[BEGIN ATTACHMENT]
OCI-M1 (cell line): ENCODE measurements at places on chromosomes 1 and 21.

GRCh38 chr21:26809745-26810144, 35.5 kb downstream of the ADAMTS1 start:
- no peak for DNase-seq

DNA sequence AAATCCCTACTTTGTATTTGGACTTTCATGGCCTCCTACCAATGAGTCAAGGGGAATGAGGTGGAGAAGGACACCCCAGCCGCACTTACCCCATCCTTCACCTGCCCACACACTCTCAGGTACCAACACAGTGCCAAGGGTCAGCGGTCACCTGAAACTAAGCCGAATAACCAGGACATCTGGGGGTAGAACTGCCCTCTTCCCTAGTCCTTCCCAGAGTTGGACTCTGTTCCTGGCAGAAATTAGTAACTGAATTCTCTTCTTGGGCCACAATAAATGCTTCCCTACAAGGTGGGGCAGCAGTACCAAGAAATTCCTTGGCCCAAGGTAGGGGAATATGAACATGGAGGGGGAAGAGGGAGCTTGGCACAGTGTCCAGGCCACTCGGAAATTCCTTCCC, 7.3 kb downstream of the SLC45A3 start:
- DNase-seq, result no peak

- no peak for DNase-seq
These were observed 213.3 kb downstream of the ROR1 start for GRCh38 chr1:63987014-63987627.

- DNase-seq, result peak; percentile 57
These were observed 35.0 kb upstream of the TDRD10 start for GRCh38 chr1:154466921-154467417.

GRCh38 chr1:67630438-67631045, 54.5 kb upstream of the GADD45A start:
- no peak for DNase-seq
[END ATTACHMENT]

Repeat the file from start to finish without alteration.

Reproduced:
OCI-M1 (cell line): ENCODE measurements at places on chromosomes 1 and 21.

GRCh38 chr21:26809745-26810144, 35.5 kb downstream of the ADAMTS1 start:
- no peak for DNase-seq

DNA sequence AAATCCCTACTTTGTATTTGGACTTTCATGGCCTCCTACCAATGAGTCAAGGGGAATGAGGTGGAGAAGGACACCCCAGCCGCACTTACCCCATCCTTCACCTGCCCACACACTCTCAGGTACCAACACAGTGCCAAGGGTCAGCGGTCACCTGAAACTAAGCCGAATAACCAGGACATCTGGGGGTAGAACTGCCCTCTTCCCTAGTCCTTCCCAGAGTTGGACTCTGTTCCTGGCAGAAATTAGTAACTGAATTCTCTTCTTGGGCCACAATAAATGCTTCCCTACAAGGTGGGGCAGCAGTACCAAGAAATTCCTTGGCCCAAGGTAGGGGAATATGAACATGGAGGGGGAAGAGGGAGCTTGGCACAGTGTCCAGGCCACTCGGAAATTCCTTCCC, 7.3 kb downstream of the SLC45A3 start:
- DNase-seq, result no peak

- no peak for DNase-seq
These were observed 213.3 kb downstream of the ROR1 start for GRCh38 chr1:63987014-63987627.

- DNase-seq, result peak; percentile 57
These were observed 35.0 kb upstream of the TDRD10 start for GRCh38 chr1:154466921-154467417.

GRCh38 chr1:67630438-67631045, 54.5 kb upstream of the GADD45A start:
- no peak for DNase-seq